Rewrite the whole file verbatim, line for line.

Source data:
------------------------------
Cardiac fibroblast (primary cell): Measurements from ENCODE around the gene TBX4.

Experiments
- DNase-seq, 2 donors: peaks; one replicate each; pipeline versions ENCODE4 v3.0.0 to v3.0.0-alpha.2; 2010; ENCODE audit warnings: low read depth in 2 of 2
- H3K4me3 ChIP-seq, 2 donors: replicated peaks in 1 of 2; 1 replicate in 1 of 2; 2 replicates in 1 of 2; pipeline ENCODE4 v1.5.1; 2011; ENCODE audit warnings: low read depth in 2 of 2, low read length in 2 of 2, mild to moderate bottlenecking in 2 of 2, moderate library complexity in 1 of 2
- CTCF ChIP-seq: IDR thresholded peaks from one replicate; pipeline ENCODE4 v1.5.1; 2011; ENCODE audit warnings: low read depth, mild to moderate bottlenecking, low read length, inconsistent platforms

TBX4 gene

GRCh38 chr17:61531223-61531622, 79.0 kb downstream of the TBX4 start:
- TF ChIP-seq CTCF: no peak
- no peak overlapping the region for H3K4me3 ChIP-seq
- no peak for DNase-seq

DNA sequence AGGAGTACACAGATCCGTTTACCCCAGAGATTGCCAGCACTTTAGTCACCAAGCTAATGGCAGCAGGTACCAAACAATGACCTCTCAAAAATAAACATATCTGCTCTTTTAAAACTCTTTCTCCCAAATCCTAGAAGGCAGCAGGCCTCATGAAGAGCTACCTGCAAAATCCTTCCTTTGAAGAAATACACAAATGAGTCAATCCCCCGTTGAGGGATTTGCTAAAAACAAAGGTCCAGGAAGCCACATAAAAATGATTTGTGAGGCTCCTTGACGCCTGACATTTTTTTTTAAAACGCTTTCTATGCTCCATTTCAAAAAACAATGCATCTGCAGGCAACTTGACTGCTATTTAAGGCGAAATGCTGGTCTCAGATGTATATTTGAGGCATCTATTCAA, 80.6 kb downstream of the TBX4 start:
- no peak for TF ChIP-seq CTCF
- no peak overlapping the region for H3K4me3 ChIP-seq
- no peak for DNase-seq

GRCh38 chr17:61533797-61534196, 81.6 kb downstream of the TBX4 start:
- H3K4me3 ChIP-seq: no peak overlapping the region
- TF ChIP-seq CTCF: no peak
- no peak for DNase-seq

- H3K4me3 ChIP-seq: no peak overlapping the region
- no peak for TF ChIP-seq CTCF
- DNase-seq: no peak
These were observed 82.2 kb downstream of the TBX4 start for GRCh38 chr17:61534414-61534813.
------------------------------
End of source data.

Cardiac fibroblast (primary cell): Measurements from ENCODE around the gene TBX4.

Experiments
- DNase-seq, 2 donors: peaks; one replicate each; pipeline versions ENCODE4 v3.0.0 to v3.0.0-alpha.2; 2010; ENCODE audit warnings: low read depth in 2 of 2
- H3K4me3 ChIP-seq, 2 donors: replicated peaks in 1 of 2; 1 replicate in 1 of 2; 2 replicates in 1 of 2; pipeline ENCODE4 v1.5.1; 2011; ENCODE audit warnings: low read depth in 2 of 2, low read length in 2 of 2, mild to moderate bottlenecking in 2 of 2, moderate library complexity in 1 of 2
- CTCF ChIP-seq: IDR thresholded peaks from one replicate; pipeline ENCODE4 v1.5.1; 2011; ENCODE audit warnings: low read depth, mild to moderate bottlenecking, low read length, inconsistent platforms

TBX4 gene

GRCh38 chr17:61531223-61531622, 79.0 kb downstream of the TBX4 start:
- TF ChIP-seq CTCF: no peak
- no peak overlapping the region for H3K4me3 ChIP-seq
- no peak for DNase-seq

DNA sequence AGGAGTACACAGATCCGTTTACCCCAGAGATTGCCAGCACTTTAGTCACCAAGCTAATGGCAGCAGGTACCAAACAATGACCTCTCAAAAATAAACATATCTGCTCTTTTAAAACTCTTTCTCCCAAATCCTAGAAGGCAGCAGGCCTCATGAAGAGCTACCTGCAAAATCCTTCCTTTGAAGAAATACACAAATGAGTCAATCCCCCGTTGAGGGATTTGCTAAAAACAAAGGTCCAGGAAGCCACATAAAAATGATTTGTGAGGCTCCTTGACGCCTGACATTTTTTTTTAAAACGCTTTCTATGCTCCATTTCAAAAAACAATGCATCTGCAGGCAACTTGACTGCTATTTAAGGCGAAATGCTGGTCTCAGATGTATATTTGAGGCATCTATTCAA, 80.6 kb downstream of the TBX4 start:
- no peak for TF ChIP-seq CTCF
- no peak overlapping the region for H3K4me3 ChIP-seq
- no peak for DNase-seq

GRCh38 chr17:61533797-61534196, 81.6 kb downstream of the TBX4 start:
- H3K4me3 ChIP-seq: no peak overlapping the region
- TF ChIP-seq CTCF: no peak
- no peak for DNase-seq

- H3K4me3 ChIP-seq: no peak overlapping the region
- no peak for TF ChIP-seq CTCF
- DNase-seq: no peak
These were observed 82.2 kb downstream of the TBX4 start for GRCh38 chr17:61534414-61534813.